Last march when the Fukushima-Daiichi nuclear plant was disastrously damaged by a tsunami, plant technicians used seawater to cool the meltdown situation. At the time, that was probably the best way to avoid an even worse situation.
Unfortunately, a new study shows that seawater can actually corrode nuclear fuel. No big deal? What if it created a uranium compound able to travel long distances? That's what the study proposes. The paper, which was published in the January 23 Proceedings of the National Academy of Sciences, explains that the uranium in nuclear fuel rods exists in a chemical form that's usually insoluble. But when sodium is present, like in seawater, the fuel could corrode and release tiny clusters of radioactive uranium that could be carried away by sea currents, surviving in the environment for months or years before breaking down and settling to the bottom of the ocean. How fast this can happen, no one knows, according to the lead author of the study, Alexandra Navrotsky of the University of California at Davis.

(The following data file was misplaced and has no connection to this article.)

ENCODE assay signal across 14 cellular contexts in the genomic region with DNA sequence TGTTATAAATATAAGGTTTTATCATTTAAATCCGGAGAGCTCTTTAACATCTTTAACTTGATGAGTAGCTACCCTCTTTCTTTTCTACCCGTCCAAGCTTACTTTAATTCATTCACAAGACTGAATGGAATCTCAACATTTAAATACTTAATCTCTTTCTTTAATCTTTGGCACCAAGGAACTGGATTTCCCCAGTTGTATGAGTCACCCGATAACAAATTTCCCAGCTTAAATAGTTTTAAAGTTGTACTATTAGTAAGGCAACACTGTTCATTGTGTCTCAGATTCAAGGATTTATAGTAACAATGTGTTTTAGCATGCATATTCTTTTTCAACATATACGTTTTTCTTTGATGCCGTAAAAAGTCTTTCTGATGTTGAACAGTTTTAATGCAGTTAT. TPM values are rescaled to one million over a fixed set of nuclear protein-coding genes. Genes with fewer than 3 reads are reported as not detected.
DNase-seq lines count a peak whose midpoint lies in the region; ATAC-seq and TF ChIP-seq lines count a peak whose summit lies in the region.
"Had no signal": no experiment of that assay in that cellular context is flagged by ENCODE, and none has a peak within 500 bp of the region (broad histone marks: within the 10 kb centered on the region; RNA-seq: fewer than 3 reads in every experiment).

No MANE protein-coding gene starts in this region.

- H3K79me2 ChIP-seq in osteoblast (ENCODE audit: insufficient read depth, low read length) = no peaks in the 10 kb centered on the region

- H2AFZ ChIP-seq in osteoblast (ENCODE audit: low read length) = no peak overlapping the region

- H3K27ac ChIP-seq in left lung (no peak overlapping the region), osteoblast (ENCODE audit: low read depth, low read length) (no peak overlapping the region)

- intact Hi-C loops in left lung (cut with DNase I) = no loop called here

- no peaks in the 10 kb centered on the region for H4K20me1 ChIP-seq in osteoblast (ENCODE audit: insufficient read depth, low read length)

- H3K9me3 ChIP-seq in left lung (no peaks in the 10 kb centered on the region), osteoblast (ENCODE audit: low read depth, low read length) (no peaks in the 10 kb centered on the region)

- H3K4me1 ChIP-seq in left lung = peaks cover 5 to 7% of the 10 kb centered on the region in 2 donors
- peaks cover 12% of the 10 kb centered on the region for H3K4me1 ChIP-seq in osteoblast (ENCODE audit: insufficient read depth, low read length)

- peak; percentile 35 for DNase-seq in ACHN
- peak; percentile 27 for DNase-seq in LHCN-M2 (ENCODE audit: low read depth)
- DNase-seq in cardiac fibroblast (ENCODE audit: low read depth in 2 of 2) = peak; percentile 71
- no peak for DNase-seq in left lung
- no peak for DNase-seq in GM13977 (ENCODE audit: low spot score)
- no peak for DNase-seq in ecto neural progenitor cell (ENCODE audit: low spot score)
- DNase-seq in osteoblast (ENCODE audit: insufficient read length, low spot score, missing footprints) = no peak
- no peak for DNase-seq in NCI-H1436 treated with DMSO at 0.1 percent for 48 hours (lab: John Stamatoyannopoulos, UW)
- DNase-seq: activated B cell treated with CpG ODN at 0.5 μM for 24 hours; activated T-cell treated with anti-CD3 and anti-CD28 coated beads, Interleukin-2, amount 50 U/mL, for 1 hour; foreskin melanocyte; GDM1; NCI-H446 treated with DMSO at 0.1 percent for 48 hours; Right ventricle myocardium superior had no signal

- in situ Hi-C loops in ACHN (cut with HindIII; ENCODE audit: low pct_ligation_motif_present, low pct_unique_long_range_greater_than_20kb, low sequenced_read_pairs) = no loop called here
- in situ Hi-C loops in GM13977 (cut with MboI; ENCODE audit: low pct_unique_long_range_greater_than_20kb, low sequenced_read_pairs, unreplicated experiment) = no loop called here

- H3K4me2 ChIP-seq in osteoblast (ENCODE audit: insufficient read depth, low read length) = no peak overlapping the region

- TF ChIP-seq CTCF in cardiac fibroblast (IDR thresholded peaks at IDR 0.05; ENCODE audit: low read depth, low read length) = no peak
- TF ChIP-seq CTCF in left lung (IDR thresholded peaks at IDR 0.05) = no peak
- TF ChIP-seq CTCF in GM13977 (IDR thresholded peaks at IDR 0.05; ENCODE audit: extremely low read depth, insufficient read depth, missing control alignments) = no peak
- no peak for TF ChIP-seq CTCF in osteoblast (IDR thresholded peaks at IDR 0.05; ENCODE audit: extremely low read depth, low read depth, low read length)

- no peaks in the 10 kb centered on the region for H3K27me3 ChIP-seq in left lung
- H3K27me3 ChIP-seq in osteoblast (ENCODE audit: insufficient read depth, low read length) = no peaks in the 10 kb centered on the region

Luckily, she says, there's no evidence yet of far-reaching radiation contamination. And previous reports say that the sea contamination will likely remain local. But Fukushima is the worst nuclear contamination the Earth's oceans have ever seen; here's hoping those radioactive chunks sink and die with a quickness. [ScienceDaily]